Thread Number: 33644
Cleaning up a Miele 1986
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Post# 505810   3/22/2011 at 08:31 (4,863 days old) by Lavadora ()        

Lucked into a very cheap, barely-used Miele 1986 on Craig's List, but need to clean it up as it had a hard life with (apparently) only cold water and cheap-o liquid detergent. As you might imagine it acquired a bad case of the stinks.

I've already disassembled most of it and it's cleaning up very nicely. I had thought to stop before I broke apart the drums, but now that it's this far, I'm thinking of going all the way. Has anyone separated the drums and how big a job was it? So far (completely field-stripped out everything except the drum/weight assembly) it's all been dead-easy. But, now I'm hesitating; it seems a shame to settle for a half-done cleaning, but maybe the drums are too complicated.

I could always backtrack from here and run several loads with the various chemical additives for cleaning machines that I on hand: Affresh, Miele descaler, Washer Magic and something from Carbona for machine-cleaning. Maybe that would be enough?

Reports of your experience would be great. Thanks!


Post# 505918 , Reply# 1   3/22/2011 at 17:39 (4,863 days old) by grahamW ()        

Here's my thread on the bearings in a W1919 which is smaller and older than your W1986, but the process would be similar. You'll need a puller to get the cast rear weight off and it will probably bring the bearing with it. The front weights aren't too difficult to remove but you'll need to remove the rear if you hope to separate the drums.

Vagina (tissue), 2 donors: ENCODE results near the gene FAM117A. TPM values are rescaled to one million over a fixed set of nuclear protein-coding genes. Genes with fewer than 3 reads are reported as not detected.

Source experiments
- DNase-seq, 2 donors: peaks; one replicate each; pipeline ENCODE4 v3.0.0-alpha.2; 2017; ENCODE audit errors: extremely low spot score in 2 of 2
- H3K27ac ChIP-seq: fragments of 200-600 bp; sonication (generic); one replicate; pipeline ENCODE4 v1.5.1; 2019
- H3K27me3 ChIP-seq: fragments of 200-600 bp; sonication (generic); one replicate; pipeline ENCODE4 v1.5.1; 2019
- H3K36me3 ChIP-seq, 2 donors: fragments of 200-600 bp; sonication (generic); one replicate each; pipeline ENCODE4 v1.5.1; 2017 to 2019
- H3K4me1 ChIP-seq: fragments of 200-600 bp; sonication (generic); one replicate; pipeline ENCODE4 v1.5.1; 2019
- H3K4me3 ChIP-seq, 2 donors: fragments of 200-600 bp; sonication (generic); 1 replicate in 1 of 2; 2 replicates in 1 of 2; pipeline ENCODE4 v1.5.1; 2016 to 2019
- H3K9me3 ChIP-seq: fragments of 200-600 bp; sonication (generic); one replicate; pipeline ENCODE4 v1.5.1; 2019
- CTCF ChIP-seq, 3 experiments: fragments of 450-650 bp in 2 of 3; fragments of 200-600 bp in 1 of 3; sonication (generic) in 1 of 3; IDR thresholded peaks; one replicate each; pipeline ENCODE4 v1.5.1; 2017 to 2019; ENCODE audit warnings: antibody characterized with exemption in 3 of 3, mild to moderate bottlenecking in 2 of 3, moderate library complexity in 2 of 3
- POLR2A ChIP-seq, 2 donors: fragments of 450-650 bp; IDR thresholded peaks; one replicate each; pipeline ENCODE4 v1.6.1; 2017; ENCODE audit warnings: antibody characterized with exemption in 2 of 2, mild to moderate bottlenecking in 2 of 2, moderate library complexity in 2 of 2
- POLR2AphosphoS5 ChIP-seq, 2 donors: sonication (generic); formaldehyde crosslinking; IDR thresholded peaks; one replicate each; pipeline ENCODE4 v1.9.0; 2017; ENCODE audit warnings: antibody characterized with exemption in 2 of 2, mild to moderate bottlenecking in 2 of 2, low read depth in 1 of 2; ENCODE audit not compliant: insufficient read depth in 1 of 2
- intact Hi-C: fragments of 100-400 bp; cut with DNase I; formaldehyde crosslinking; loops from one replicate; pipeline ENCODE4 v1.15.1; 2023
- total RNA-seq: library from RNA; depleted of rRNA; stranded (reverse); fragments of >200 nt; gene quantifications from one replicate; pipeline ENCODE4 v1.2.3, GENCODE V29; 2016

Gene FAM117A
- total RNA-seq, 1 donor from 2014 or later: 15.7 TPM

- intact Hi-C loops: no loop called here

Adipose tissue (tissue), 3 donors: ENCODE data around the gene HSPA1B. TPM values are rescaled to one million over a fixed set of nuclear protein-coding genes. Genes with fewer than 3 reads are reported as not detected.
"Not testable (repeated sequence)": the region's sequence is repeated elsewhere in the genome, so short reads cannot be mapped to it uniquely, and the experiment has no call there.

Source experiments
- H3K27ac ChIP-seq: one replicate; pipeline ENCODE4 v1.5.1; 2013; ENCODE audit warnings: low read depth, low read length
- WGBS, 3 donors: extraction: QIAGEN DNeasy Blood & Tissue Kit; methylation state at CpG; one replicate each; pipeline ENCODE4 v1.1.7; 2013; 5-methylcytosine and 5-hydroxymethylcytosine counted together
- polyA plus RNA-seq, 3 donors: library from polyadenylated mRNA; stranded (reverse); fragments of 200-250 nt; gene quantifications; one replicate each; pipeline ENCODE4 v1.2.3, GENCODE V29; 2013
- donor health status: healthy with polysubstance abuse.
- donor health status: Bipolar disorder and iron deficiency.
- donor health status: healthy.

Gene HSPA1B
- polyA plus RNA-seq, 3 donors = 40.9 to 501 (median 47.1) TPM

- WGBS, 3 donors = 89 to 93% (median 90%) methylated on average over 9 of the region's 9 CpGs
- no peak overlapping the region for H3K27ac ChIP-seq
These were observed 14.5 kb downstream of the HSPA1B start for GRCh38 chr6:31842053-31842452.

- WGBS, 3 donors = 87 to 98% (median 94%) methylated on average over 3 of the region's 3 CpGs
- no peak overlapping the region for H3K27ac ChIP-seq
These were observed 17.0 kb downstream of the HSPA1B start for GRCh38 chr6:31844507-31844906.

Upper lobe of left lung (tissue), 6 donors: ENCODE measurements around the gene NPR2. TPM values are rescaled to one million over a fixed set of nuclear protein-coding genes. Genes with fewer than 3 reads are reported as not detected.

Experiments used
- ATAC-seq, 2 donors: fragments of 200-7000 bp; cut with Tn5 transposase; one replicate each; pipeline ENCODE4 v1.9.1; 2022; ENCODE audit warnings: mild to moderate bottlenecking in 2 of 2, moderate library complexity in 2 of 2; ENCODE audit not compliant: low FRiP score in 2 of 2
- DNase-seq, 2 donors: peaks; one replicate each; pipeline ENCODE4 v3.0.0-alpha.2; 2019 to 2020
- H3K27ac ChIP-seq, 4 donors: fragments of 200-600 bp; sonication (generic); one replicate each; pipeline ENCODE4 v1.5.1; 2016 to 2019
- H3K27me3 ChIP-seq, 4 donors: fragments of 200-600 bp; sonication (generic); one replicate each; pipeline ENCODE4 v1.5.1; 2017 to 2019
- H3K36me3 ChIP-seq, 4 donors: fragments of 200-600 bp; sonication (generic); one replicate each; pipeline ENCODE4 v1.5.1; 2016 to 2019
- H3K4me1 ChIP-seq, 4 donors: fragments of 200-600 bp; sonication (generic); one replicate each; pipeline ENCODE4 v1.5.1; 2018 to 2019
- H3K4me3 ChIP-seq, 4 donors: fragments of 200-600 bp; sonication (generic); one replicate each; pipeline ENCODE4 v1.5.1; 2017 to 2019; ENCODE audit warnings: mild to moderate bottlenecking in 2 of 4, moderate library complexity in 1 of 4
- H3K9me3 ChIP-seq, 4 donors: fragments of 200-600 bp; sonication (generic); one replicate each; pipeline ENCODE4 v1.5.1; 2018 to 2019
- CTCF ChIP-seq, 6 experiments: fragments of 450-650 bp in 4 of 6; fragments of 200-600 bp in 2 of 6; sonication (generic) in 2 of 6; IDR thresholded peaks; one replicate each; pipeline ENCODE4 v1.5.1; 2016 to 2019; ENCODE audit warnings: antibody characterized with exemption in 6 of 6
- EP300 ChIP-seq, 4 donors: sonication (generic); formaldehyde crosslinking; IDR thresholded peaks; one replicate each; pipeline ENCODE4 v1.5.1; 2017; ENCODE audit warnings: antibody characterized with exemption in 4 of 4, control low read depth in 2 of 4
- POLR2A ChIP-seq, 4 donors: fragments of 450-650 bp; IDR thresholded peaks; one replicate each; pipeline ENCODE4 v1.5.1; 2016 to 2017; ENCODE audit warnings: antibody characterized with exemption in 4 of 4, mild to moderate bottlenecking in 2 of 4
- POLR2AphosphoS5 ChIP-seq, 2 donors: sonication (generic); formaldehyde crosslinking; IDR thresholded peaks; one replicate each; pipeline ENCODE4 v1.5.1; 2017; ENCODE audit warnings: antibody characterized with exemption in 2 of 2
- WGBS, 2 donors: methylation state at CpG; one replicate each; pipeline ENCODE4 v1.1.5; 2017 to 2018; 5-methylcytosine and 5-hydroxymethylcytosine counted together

I'm not sure that I'd recommend it for a working machine. If you want to clean it out, run some hot cycles with citric acid crystals in place of detergent.


Post# 506003 , Reply# 2   3/22/2011 at 22:07 (4,863 days old) by Lavadora ()        


Since I posted my query I did find, and read, your saga with your 1918. (I also have a 1918 which is my mainstay washer at present.) Your very detailed thread did give me pause and I think now I will just finish my clean up of the water pathways, coming and going, and then reinstall the cleaned-up boot in order to do several rounds of high-temp clean up cycles with citric acid (aka Miele's $20/whiz-product) and Washer Magic, as well as STPP, borax and whatever else seems appropriate.

After my cleaning extravaganza(s) I'll re-evaluate the odor-status and decide whether to revisit breaking the drums apart. I have a new boot on hand and may swap it in after the clean-up since the prev. owners used some kind of persistently stinky detergent that I'm not sure I want it wafting about my laundry room. It may be too intermingled in my smell-memory with the over-riding mold and slime-smell to live with, even if it's technically clean.

Thanks for your quick response.

Post# 506093 , Reply# 3   3/23/2011 at 08:30 (4,862 days old) by grahamW ()        

Given the drums are stainless, I think you should be able to get them clean and odour free without dissassembling them. I think the biggest thing is to get the detergent box and main drain hose apart and clean them separately. My W1903 was bought used and had a similar smell issue. I removed and cleaned the front seal and then ran 3-4 hot (95C) washes with citric acid, cleaned the trap and that seemed to work. The water in the first wash was murky grey but they cleared up subsequently.

Good luck.

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